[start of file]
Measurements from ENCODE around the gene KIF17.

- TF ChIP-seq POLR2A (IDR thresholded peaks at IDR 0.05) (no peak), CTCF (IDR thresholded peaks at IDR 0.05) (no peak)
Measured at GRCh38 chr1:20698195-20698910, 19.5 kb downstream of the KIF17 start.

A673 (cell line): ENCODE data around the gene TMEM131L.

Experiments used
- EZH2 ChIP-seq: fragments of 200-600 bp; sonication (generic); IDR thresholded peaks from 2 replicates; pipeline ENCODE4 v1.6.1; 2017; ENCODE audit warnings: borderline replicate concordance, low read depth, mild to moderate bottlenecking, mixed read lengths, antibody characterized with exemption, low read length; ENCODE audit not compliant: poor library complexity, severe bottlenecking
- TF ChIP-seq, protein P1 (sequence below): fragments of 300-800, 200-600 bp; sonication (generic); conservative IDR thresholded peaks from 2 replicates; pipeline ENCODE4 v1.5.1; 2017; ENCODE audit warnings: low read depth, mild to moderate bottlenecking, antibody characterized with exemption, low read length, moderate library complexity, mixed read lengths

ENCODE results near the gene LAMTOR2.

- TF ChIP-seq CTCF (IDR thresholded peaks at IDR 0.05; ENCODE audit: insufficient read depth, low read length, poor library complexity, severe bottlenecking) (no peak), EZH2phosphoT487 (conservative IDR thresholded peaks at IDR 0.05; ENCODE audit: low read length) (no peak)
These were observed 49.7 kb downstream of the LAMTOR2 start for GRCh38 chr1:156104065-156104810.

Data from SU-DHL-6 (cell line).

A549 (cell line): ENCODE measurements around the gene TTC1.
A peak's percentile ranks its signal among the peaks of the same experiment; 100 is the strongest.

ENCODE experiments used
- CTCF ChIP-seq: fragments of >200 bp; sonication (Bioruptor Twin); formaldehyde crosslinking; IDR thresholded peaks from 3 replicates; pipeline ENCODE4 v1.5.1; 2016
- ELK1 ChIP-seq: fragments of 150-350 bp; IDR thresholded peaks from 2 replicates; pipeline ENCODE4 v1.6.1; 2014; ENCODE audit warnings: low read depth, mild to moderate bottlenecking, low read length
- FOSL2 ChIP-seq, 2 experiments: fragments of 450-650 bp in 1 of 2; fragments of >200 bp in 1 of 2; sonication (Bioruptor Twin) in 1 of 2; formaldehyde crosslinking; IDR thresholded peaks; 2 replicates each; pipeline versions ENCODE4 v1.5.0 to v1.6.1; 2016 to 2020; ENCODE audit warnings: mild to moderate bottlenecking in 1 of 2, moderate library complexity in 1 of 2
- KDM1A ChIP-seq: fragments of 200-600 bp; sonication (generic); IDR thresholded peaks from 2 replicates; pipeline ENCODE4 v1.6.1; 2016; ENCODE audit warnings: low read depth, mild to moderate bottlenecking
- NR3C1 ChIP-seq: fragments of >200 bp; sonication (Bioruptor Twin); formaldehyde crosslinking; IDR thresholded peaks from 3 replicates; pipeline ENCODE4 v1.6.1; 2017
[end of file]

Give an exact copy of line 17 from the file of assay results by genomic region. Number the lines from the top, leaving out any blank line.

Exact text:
- FOSL2 ChIP-seq, 2 experiments: fragments of 450-650 bp in 1 of 2; fragments of >200 bp in 1 of 2; sonication (Bioruptor Twin) in 1 of 2; formaldehyde crosslinking; IDR thresholded peaks; 2 replicates each; pipeline versions ENCODE4 v1.5.0 to v1.6.1; 2016 to 2020; ENCODE audit warnings: mild to moderate bottlenecking in 1 of 2, moderate library complexity in 1 of 2